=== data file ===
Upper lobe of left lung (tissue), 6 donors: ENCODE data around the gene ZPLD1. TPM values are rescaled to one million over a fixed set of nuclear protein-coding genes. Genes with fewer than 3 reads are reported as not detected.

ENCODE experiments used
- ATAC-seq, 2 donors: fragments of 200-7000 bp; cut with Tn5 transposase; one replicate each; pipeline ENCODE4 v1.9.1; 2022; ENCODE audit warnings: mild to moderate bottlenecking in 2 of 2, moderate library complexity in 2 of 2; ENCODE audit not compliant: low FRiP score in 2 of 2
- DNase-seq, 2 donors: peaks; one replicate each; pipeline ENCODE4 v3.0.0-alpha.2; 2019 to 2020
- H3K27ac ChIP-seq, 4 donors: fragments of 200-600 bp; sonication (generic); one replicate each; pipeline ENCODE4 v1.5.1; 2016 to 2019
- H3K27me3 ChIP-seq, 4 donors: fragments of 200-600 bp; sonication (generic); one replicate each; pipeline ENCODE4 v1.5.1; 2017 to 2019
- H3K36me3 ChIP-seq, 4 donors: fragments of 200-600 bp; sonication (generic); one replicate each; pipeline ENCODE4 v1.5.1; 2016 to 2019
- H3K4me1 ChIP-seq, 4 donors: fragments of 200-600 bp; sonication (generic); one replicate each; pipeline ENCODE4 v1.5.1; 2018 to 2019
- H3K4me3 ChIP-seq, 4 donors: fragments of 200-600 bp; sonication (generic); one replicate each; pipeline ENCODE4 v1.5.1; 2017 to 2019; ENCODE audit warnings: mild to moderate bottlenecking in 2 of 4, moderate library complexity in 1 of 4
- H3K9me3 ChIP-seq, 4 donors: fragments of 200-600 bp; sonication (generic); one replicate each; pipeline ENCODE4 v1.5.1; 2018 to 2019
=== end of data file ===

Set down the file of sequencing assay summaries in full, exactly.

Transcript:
Upper lobe of left lung (tissue), 6 donors: ENCODE data around the gene ZPLD1. TPM values are rescaled to one million over a fixed set of nuclear protein-coding genes. Genes with fewer than 3 reads are reported as not detected.

ENCODE experiments used
- ATAC-seq, 2 donors: fragments of 200-7000 bp; cut with Tn5 transposase; one replicate each; pipeline ENCODE4 v1.9.1; 2022; ENCODE audit warnings: mild to moderate bottlenecking in 2 of 2, moderate library complexity in 2 of 2; ENCODE audit not compliant: low FRiP score in 2 of 2
- DNase-seq, 2 donors: peaks; one replicate each; pipeline ENCODE4 v3.0.0-alpha.2; 2019 to 2020
- H3K27ac ChIP-seq, 4 donors: fragments of 200-600 bp; sonication (generic); one replicate each; pipeline ENCODE4 v1.5.1; 2016 to 2019
- H3K27me3 ChIP-seq, 4 donors: fragments of 200-600 bp; sonication (generic); one replicate each; pipeline ENCODE4 v1.5.1; 2017 to 2019
- H3K36me3 ChIP-seq, 4 donors: fragments of 200-600 bp; sonication (generic); one replicate each; pipeline ENCODE4 v1.5.1; 2016 to 2019
- H3K4me1 ChIP-seq, 4 donors: fragments of 200-600 bp; sonication (generic); one replicate each; pipeline ENCODE4 v1.5.1; 2018 to 2019
- H3K4me3 ChIP-seq, 4 donors: fragments of 200-600 bp; sonication (generic); one replicate each; pipeline ENCODE4 v1.5.1; 2017 to 2019; ENCODE audit warnings: mild to moderate bottlenecking in 2 of 4, moderate library complexity in 1 of 4
- H3K9me3 ChIP-seq, 4 donors: fragments of 200-600 bp; sonication (generic); one replicate each; pipeline ENCODE4 v1.5.1; 2018 to 2019